Breaking a Lenten promise – the struggle with St. Patrick

Dear Pope Francis,

In the two months since we started Letters to the Pope, Lauren and I have been keeping track of the search terms landing people on the site. Some of the search terms come in the form of questions others are simply subjects.

We’re both beginning to feel like this blog is a real form of ministry not just a place to talk about our experience in the church. We want to try and address those people searching for answers while we continue to explore our faith through these letters.

St.-PatrickToday is St. Patrick’s Day. Celebrated in both a religious and a secular context around the world, everyone is Irish on St. Paddy’s Day. Associated with the holiday (the purpose of which is to celebrate the conversion of Ireland to Christianity, not just Irish culture) are parties with drinking, dancing, and eating all sorts of food. For people who give up meat, or dessert, or alcohol St. Patrick’s Day can present a unique challenge since it quite often falls during the season of Lent.

But what happens when you break a Lenten promise?

You figure out why you broke it and you try again. Maybe you change what you’re giving up or trying to do and aim a little lower. The season of Lent isn’t about giving something up, it’s about trying to deepen your relationship with God so you can be fully part of the celebration of Christ’s resurrection at Easter.

“Jesus’ call to conversion and penance, like that of the prophets before him, does not aim first at outward works, “sackcloth and ashes,” fasting and mortification, but at the conversion of the heart, interior conversion. Without this, such penances remain sterile and false; however interior conversion urges expression in visible signs, gestures and works of penance.”
(Catechism of the Catholic Church 1430)

I’ve already broken my commitment this year to going to mass or praying the rosary every day. The reason is really stupid: I wake up and I think of how I need to do it, but then I get distracted by games on my phone before I get around to actually praying. Only twice in my life have I ever succeeded at keeping my Lenten promise for the entire season. Once was when I was twelve or thirteen years old, the other when I was 22.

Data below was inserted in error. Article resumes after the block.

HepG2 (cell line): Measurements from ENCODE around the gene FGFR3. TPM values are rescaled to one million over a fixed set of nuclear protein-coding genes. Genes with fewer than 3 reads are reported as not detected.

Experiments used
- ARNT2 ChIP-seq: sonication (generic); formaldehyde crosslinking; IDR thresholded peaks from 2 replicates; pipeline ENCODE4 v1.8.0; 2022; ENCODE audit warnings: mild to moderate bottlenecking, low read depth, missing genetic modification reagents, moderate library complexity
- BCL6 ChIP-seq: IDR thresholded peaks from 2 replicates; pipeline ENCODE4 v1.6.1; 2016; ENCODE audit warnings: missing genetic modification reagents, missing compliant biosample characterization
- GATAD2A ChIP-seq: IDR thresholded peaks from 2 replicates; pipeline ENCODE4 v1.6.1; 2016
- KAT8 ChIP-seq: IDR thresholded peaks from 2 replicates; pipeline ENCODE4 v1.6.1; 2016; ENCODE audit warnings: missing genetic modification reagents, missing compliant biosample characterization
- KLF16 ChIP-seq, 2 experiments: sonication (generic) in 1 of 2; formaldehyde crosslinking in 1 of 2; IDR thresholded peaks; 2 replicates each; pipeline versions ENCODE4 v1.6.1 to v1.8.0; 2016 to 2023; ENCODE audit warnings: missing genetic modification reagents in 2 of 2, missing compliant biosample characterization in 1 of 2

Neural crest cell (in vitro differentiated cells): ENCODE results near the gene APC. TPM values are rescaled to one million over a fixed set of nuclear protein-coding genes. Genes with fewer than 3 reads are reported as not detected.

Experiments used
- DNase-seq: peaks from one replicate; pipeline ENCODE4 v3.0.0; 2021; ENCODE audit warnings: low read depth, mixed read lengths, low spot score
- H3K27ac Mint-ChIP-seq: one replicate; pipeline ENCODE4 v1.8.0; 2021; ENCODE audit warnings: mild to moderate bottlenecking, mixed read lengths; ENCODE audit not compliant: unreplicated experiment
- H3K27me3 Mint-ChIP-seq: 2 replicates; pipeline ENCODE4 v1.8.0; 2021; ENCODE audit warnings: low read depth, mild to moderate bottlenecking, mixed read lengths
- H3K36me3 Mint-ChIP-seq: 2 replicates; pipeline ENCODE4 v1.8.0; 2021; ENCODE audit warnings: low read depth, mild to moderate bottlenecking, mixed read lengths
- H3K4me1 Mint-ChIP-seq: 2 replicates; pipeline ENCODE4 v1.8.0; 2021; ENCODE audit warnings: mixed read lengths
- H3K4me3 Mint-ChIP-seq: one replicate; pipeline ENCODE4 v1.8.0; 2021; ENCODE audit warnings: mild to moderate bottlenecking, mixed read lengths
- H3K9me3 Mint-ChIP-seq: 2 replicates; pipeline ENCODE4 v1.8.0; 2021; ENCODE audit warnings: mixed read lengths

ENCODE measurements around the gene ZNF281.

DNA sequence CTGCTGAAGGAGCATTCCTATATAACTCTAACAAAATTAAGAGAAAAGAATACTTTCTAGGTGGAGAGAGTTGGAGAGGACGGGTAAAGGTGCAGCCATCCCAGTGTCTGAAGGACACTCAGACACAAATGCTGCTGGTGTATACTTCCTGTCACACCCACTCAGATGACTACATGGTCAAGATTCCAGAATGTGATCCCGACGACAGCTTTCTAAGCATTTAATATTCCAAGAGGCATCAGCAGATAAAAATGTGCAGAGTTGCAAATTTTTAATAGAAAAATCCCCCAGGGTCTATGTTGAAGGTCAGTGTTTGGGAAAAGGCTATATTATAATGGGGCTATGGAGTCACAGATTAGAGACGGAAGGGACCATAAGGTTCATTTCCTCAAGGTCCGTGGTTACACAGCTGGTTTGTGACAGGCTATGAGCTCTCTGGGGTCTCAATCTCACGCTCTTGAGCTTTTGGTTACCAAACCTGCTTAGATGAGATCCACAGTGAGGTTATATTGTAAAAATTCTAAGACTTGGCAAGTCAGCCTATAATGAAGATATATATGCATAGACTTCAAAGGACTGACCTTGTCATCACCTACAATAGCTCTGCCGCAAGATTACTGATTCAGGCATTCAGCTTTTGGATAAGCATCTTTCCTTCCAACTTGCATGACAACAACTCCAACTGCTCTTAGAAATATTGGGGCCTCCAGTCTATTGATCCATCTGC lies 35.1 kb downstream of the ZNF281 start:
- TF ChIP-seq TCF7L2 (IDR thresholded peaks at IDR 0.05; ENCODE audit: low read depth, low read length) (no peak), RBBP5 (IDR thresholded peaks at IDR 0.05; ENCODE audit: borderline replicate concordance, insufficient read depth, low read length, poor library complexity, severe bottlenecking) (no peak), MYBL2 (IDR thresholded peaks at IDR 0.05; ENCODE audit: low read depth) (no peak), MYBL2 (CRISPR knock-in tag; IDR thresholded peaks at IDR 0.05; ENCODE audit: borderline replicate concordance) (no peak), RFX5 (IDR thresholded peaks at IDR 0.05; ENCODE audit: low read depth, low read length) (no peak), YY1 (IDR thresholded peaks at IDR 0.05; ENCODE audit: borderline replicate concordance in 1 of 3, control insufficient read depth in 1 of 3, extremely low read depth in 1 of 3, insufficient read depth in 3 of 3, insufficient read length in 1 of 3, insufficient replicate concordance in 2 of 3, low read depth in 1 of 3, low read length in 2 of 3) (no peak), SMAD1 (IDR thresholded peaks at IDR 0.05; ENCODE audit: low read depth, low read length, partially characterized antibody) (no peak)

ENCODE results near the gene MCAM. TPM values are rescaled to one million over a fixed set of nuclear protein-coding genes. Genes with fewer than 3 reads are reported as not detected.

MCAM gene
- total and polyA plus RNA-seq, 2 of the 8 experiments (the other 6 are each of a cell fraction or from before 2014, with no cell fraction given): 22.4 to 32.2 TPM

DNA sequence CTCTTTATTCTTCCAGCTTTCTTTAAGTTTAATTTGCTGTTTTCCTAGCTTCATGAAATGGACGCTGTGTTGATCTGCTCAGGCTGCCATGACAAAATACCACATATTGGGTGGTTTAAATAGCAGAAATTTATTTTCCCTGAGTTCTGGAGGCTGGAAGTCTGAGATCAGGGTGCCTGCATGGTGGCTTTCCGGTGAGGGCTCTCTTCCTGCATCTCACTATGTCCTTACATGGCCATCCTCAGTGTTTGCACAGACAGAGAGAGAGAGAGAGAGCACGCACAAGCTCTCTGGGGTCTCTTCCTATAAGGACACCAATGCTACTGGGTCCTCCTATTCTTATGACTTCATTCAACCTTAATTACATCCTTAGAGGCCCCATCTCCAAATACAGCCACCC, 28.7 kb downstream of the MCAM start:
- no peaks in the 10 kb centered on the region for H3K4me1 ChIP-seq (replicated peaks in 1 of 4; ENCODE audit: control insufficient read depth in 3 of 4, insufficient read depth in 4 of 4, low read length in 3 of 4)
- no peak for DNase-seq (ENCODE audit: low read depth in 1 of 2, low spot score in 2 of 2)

farm heroes sagaSo I’ve modified my commitment and as of today, I’m giving up the games on my phone so I can spend the time I was putting towards them in prayer instead.

When was a kid, I remember Mom thought I should give up TV completely. I specifically chose to give up The Simpsons because it was the program I watched most frequently. Different episodes came on four or five times a day between three channels and I watched every single one.

It was really hard to give it up because my brother and sisters and friends all still watched it religiously. But I was resolved to last until Easter and I spent the time reading books and jumping on the small trampoline in my friend’s backyard.

homer paddys day

At first I was counting down the days until Easter because I missed watching it so much. I felt left out at school because I hadn’t watched The Simpsons so I couldn’t talk about it with my friends there. But by the end of the season, I didn’t crave the show. I did start watching it again, but only occasionally. I had broken the habit and discovered other, more interesting things to do with my time.

For people who fail to keep their commitment to forgo dessert, or meat, or alcohol on St. Patrick’s Day, there is a bright side: since it is a feast day we are allowed to celebrate it and there is dispensation from fasting in many dioceses.

“When you fast, do not look somber as the hypocrites do, for they disfigure their faces to show men they are fasting. I tell you the truth; they have received their reward in full. But when you fast, put oil on your head and wash your face, so that it will not be obvious to men that you are fasting, but only to your Father, who is unseen; and your Father, who sees what is done in secret, will reward you.” (Matthew 6:16-18)

Go out, join in the celebrations. Be Irish for the day. But you’ve made it almost two weeks already – why not celebrate St. Patrick while keeping your fast? Volunteer to be the Designated Driver (Lord knows some people will need one) or focus on enjoying the veggie tray. Help with the dishes or with serving the food so you’ll be occupied and avoid the temptation of nibbling just that one bite of dessert.

Avoiding one more level so I can be on the level with Mama Mary,

Meredith

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